“It is a surprise and an incredible honor to be selected as a finalist for the Katerva Award,” said Mongabay.org founder Rhett A. Butler. “We’d like to thank Dr. Christopher Potter and his colleagues at NASA for their work in developing this powerful tool.”
Mongabay was recognized for its Global Forest Disturbance Alert System (GloF-DAS), which was developed in partnership with the Carnegie-Ames-Stanford Approach (CASA) ecosystem modeling team at NASA Ames Research Center. The system helps users detect deforestation shortly after it occurs, offering the potential to take measures to investigate clearing before it expands.
GloF-DAS relies on NASA’s Quarterly Indicator of Cover Change (QUICC), a MODIS satellite-based product that detect changes in forest greenness cover relative to the year-earlier period. It registers change in all forest and woodland areas that have lost at least 40 percent of their green vegetation cover over the past year. Seasonal variation is generally mitigated through the product’s quarterly baseline, although changes in some parts of the world, like boreal regions, can be affected by snow and ice distribution.
The tool can help highlight areas where deforestation and forest degradation is occurring on a quarterly basis, potentially providing insight to authorities, policymakers, civil society, local communities, and academics.
The Katerva prize
Founded in 2010, The Katerva Prize, which has been called “the Nobel Prize of Sustainability”, honors the most innovative projects from around the globe on an annual basis. Winners are selected by a panel of experts.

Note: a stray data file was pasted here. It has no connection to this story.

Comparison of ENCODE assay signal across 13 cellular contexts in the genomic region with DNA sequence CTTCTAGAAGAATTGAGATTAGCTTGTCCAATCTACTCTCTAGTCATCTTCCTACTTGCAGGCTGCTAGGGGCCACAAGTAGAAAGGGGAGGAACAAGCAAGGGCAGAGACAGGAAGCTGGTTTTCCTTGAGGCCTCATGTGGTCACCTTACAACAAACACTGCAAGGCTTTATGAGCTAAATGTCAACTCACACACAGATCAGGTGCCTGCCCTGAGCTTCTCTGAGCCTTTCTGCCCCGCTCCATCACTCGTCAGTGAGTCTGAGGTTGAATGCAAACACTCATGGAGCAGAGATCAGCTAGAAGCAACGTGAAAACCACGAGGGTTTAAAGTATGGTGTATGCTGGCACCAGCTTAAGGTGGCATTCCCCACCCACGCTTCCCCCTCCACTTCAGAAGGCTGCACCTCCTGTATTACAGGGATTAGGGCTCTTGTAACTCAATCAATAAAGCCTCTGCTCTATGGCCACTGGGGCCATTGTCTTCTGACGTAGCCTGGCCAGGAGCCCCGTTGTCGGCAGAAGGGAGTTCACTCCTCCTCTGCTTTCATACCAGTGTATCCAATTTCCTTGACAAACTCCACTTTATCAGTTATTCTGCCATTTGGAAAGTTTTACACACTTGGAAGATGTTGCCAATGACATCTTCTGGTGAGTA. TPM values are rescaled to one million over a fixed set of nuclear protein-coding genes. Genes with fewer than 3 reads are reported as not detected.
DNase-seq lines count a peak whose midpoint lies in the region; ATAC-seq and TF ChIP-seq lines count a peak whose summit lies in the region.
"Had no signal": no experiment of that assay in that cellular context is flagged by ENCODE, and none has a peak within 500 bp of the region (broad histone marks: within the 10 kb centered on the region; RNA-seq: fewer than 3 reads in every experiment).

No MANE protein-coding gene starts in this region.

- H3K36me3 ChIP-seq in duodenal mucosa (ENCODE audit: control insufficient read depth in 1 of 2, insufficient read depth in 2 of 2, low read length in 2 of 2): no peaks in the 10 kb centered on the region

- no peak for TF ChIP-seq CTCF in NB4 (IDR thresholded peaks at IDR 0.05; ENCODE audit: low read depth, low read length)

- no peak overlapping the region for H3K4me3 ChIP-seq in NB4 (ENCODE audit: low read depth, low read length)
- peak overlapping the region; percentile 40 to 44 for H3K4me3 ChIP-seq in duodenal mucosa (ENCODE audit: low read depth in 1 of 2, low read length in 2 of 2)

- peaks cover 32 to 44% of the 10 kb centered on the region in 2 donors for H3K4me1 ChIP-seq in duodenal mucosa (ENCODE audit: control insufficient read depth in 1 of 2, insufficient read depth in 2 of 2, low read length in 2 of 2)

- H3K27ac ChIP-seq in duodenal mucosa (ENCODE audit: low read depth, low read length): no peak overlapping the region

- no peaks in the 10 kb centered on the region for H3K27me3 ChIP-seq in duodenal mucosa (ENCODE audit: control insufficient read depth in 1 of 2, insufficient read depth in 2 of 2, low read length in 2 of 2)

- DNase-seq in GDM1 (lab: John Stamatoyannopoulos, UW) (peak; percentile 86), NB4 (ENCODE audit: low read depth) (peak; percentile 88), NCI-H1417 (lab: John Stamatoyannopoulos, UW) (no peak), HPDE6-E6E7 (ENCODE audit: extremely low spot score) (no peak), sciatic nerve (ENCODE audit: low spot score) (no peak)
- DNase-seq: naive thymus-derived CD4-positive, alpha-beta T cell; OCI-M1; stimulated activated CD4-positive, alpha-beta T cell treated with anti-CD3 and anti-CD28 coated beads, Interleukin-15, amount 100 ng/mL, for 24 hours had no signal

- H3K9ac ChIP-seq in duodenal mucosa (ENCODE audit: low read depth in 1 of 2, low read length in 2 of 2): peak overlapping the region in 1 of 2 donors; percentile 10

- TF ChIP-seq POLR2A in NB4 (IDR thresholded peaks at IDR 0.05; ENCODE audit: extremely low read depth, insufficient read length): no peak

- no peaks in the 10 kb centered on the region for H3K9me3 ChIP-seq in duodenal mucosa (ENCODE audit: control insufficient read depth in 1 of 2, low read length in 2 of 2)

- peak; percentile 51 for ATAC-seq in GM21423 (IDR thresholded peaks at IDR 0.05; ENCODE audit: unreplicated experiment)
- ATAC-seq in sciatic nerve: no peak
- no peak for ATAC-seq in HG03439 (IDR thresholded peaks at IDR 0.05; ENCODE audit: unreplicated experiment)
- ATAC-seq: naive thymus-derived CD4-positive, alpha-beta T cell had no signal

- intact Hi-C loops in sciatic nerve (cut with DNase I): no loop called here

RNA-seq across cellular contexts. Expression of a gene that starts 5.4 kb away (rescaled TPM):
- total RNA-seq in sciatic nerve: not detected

“To solve the complex sustainability challenges we face as stewards of our planet, will require innovative solutions across a wide range of disciplines and economic sectors. Katerva provides a much needed and novel forum for this to happen, as evidenced by the Finalists for the Katerva Award,” said Antonio J. Busalacchi, Jr, Director of the Earth System Science Interdisciplinary Center (ESSIC) and Professor in the Department of Atmospheric and Oceanic Science at the University of Maryland, USA.
“Katerva is not just interested in ‘good’ ideas; the ideas we are after will create big changes in how we live on this planet,” added Katerva’s founder, innovation expert Terry Waghorn. “Katerva’s approach places emphasis squarely on action for a sustainable future—creating and implementing solutions to sustainability-related concerns.”
Katerva also offers a People’s Choice Award enabling the public to vote on what it views as the most innovative project. Voting is open through March 28 at the Katerva website. Mongabay is in the running for the award.